Our "Chime of Bells" excerpted from "History of the First United Church of Christ of Easton, Pennsylvania 1745-2004" by James A. Wright
. Photos courtesy of M. Parisi
The church started out with just one bell in the tower.
This 2,000 pound bell was called the Centennial Bell. It was appropriately named for the celebration of our nation’s 100th anniversary in 1876. This bell was operated manually by a rope and pulley system. The bell was rung for many historical events, including the loss of President Abraham Lincoln in 1865, as well as the United States Centennial in 1876.
The church’s additional chime of bells were a direct result of an address given to the congregation by Reverend Henry M. Kieffer on Sunday, November 12th, 1899. Rev. Kieffer suggested that the congregation hold a suitable celebration of its 150th anniversary. Since at that time no other
Easton church had a chime of bells, he suggested putting one in the church tower as an expression of the congregation’s sesquicentennial celebration in 1902.
Rev. Kieffer’s suggestion was so well received that after the service, Miss Mary Alice Huber, Mrs. Thomas Rinek, and Mrs. Matilda Chidsey volunteered subscriptions for three bells. In addition to those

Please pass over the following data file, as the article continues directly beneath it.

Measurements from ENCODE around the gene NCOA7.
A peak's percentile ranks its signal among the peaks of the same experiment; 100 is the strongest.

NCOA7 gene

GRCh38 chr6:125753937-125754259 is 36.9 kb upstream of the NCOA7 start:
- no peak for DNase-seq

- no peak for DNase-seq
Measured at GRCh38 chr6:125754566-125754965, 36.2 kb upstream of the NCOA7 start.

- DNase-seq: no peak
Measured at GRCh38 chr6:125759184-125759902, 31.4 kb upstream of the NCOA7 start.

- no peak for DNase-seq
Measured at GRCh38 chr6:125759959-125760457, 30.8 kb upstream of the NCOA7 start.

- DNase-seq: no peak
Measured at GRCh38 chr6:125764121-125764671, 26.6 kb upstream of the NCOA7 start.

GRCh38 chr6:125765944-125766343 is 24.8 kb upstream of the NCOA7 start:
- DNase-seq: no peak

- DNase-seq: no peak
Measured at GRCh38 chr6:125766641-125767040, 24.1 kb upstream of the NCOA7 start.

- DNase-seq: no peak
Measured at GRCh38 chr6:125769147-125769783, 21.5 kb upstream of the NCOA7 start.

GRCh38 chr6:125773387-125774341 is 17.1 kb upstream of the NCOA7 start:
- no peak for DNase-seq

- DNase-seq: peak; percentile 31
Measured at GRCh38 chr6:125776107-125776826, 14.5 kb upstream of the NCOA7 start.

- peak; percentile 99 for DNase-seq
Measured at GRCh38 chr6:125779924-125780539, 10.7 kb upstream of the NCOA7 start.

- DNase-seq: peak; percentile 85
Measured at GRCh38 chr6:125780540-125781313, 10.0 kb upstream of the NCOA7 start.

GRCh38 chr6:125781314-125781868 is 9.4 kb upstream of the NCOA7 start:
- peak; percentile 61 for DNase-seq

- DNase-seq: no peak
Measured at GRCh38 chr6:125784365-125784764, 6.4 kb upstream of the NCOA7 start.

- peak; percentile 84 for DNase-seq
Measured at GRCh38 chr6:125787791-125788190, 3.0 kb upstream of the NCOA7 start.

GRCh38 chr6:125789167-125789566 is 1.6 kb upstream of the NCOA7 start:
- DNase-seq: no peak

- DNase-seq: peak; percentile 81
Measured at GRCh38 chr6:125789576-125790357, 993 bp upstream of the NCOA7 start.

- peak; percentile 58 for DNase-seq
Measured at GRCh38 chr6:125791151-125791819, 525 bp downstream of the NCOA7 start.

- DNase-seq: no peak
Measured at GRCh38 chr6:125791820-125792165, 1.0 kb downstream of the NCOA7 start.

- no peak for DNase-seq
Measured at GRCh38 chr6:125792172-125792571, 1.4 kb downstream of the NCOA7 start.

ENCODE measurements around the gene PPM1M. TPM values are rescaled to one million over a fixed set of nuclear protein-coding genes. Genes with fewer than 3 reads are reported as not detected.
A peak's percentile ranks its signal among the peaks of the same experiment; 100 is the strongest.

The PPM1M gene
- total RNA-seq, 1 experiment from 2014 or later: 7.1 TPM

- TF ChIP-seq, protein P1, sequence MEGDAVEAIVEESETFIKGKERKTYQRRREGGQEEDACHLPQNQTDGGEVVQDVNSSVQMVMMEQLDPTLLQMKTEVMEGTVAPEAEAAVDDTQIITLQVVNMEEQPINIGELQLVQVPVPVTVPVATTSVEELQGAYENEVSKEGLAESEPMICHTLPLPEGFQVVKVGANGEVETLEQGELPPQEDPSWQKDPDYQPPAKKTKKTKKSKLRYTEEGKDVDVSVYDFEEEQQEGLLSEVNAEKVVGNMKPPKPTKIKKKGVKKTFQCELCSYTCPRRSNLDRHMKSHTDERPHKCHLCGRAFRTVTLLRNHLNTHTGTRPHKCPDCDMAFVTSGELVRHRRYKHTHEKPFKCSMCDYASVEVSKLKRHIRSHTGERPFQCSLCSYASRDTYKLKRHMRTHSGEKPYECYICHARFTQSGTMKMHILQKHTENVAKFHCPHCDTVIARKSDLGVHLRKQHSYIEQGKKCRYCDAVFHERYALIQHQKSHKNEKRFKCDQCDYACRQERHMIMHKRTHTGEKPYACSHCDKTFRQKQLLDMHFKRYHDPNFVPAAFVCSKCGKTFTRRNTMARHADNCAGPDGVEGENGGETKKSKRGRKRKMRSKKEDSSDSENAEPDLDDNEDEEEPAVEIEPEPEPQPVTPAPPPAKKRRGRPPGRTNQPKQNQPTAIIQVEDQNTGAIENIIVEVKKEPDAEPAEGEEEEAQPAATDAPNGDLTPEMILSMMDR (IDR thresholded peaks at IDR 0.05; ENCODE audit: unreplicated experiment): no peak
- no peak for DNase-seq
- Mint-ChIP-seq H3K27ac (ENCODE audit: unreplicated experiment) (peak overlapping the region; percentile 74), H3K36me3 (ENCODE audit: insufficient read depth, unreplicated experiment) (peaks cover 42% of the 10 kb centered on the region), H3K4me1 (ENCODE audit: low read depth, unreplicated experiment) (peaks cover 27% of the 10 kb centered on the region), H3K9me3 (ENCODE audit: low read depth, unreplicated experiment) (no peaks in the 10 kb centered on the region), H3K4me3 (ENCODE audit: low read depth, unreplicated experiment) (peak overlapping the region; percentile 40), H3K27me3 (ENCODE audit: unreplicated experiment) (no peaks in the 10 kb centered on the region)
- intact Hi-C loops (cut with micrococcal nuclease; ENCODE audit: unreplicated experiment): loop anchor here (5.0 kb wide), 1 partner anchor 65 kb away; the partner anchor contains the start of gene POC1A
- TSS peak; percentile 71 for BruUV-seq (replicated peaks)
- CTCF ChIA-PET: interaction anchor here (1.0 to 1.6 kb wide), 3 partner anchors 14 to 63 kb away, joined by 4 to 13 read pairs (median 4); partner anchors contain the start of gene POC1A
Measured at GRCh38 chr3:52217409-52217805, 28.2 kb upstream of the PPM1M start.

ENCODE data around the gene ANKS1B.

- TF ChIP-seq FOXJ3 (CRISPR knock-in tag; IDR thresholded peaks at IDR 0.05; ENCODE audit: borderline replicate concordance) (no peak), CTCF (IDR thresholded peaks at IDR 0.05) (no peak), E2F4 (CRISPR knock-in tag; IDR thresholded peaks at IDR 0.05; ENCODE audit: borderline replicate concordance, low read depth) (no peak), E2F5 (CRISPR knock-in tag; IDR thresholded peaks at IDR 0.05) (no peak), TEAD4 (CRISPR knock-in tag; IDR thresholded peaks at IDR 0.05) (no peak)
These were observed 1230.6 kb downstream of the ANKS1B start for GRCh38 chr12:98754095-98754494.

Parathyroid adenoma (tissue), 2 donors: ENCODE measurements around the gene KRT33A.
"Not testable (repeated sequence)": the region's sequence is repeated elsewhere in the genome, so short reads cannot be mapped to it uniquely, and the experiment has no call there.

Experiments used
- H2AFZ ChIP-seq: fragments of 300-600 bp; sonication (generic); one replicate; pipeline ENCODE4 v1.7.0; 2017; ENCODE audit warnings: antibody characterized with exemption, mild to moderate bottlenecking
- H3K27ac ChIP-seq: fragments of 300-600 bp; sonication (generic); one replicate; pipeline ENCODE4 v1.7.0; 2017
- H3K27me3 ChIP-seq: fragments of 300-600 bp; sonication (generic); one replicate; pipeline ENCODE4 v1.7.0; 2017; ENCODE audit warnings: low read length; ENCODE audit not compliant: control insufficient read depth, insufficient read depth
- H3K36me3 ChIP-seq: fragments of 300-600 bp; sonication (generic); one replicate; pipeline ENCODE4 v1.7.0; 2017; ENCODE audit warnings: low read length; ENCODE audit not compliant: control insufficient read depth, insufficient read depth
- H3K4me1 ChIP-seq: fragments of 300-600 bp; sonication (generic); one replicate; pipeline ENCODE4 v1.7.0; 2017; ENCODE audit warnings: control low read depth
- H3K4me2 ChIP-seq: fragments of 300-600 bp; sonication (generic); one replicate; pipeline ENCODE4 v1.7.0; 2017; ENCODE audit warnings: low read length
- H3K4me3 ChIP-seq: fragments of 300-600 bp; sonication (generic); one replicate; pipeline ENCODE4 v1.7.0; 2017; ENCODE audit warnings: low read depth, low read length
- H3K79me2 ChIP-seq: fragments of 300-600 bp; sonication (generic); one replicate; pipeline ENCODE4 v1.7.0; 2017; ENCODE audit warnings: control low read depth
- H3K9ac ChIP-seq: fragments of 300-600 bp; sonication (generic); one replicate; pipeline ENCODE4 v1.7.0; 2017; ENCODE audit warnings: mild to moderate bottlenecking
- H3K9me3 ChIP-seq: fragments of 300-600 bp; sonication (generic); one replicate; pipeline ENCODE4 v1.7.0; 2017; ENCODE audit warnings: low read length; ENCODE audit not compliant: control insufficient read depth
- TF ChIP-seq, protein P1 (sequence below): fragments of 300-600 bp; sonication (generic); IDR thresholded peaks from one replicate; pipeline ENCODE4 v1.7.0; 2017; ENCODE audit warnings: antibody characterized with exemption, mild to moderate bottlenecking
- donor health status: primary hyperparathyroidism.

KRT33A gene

, three other bells were donated by the citizens of Easton in recognition of the church’s great historical role in the town. Two other bells were donated as well. Counting the great Centennial Bell, this now brought the total number of bells to nine.
The famous Neneely Bell Company of Troy, New York, was given the task of manufacturing the eight new bells, as well as removing the original Centennial Bell. This Centennial Bell was removed from the church in September of 1901 so that the eight new bells could be cast in harmony with its tone. A device would now be needed to play the bells, and it is believed at this time a carillon clavier, or keyboard, was installed. Although the carillon is no longer used, parts of it still exist and are in the church steeple.
Research indicates that the church’s first bell carillon player was Edward Osterstock. Mr. Lorriane Arnold was also a player for nearly 40 years. During 1963, the carillon clavier was disconnected and mechanical strikers were added. The bells are played from a small electronic keyboard located next to the church’s Casavant pipe organ. The chime of bells were again played on other historical events, such as the end of World War II in 1945, the assassination of President John F. Kennedy (played by the Reverend George Creitz), and more recently the yearly remembrance of September 11th, 2001.
The following is a chart containing the most accurate data available about the bells.
Bell # Key Weight in lbs. Presented by In Memory Of
1 F 2,000 ------ Centennial Bell of 1876
2 G 1,500 Congregation Rev. Henry M. Kieffer
3 A 1,000 Citizens of Easton “First Church”
4 B Flat 825 Daniel Black Estate James and Mary Black
5 C 550 Mrs. Matilda Chidsey Michael and Elizabeth Butz
6 D 425 Chester B. Fulmer Mrs. Matilda Baker Fulmer
7 E Flat 375 Mrs. Catherine Whitesell Daniel and Catherine
8 E 330 The Zulick Family Anthony & Jane Morton
Zulick and Sons
9 F 280 Mary Alice Huber David and Deborah Huber
View from First Church's Bell Tower